This book starts from the proposition that the field of intelligence lacks any systematic ethical review, and then develops a framework based on the notion of harm and the establishment of Just Intelligence Principles.
As the professional practice of intelligence collection adapts to the changing environment of the twenty-first century, many academic experts and intelligence professionals have called for a coherent ethical framework that outlines exactly when, by what means and to what ends intelligence is justified. Recent controversies, including reports of abuse at Guantanamo Bay and Abu Ghraib, allegations of extraordinary rendition programmes and the ever-increasing pervasiveness of the ‘surveillance state’, have all raised concerns regarding the role of intelligence in society. As a result, there is increased debate regarding the question of whether or not intelligence collection can be carried out ethically.
The Ethics of Intelligence tackles this question by creating an ethical framework specifically designed for intelligence that is capable of outlining under what circumstances, if any, different intelligence collection activities are ethically permissible. The book examines three of the main collection disciplines in the field of intelligence studies: imagery intelligence, signals intelligence and human intelligence. By applying the ethical framework established at the beginning of the book to these three important intelligence collection disciplines, it is possible to better understand the ethical framework while also demonstrating its real-life applicability.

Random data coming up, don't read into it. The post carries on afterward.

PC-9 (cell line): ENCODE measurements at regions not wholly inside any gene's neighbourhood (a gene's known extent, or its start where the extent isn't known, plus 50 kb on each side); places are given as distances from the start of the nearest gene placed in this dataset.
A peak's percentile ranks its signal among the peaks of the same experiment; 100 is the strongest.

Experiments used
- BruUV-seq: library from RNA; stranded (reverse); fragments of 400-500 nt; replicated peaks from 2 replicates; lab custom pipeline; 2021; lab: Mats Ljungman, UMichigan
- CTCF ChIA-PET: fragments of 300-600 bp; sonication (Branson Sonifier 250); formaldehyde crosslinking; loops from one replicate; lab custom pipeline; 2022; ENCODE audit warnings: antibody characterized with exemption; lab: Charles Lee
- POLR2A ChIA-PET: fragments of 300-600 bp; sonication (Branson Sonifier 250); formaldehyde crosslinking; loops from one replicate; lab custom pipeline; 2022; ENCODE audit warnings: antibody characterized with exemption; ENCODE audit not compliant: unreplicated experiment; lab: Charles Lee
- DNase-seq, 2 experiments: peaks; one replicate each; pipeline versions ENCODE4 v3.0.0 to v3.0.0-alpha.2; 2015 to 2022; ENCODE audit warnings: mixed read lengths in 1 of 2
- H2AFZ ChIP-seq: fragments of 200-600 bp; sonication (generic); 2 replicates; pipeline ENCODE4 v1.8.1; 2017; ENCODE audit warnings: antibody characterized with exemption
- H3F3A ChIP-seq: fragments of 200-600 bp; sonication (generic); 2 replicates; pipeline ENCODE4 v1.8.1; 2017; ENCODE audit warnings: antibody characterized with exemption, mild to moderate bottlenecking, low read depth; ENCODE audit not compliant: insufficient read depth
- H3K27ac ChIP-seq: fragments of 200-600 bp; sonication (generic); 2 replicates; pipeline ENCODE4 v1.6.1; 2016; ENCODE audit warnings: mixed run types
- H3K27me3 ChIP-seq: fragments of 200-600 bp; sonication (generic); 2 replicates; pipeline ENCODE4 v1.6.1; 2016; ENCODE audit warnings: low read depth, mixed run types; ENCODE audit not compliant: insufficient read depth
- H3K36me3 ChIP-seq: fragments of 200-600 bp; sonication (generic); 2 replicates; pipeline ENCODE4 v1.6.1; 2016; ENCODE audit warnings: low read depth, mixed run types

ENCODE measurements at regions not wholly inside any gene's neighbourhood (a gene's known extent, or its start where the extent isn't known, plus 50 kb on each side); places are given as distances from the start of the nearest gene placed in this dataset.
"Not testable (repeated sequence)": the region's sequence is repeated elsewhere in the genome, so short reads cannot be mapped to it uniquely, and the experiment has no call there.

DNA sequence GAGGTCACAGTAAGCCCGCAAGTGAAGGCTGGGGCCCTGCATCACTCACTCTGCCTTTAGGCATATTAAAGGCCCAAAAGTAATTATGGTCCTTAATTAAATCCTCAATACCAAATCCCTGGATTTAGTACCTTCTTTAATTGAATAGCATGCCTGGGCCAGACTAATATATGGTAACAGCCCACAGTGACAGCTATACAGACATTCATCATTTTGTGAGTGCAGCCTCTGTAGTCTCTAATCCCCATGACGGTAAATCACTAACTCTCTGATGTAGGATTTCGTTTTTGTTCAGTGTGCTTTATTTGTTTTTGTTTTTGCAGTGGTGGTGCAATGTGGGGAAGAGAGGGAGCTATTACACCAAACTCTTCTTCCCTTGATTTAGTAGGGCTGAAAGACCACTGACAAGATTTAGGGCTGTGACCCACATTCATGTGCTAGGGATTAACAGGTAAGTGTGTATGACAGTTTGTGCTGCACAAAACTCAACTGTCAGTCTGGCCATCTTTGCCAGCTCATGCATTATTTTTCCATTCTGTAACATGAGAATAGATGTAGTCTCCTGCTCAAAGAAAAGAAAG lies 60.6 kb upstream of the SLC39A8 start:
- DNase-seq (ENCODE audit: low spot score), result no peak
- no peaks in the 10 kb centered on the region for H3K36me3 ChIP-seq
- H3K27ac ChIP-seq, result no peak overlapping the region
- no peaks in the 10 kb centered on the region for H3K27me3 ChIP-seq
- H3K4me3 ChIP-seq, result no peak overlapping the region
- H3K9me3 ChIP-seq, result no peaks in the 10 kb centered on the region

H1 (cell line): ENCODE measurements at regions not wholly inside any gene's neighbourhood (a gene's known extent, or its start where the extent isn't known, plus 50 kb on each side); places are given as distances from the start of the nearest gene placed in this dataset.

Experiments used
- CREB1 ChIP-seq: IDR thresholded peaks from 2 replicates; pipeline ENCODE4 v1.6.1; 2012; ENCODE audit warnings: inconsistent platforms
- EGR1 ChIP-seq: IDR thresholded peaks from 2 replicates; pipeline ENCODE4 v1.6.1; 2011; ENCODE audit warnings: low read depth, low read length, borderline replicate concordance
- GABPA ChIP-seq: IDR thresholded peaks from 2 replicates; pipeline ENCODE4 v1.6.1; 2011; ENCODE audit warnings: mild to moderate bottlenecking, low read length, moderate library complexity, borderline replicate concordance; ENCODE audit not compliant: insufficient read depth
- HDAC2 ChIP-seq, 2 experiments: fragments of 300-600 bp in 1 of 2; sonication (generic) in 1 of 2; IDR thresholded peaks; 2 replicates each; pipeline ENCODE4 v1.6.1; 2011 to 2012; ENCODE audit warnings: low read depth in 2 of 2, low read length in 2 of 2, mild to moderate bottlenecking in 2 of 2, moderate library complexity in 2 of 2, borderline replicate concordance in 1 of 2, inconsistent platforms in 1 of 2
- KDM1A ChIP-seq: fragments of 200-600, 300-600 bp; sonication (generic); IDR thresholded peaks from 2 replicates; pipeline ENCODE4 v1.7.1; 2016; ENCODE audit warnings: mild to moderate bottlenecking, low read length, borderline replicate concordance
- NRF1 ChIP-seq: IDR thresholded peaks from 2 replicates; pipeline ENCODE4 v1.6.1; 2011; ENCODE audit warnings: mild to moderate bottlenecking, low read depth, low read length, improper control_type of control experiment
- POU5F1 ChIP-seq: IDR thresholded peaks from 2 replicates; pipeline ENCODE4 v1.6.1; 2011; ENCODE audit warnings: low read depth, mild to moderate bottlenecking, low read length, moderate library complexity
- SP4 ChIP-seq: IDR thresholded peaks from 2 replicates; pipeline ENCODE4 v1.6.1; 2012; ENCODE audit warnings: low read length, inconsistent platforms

This book will be of much interest to students of intelligence studies, ethics, war and conflict studies, security studies and IR.
Introduction: Intelligence, Ethics, and Intelligence Ethics Part I 1. Harm, Just War and a Ladder of Escalation Physical Integrity Part II: TECHINT 2.Imagery Intelligence 3. Signals Intelligence and the Information Nation Part III: HUMINT 4.The Dark Arts 5. Blackmail and Torture Conclusion
The growing interest in intelligence activities and the opening of hitherto closed archives since the end of the Cold War has stimulated this series of scholarly monographs, wartime memoirs and edited collections. With contributions from leading academics and prominent members of the intelligence community, this series has quickly become the leading forum for the academic study of intelligence.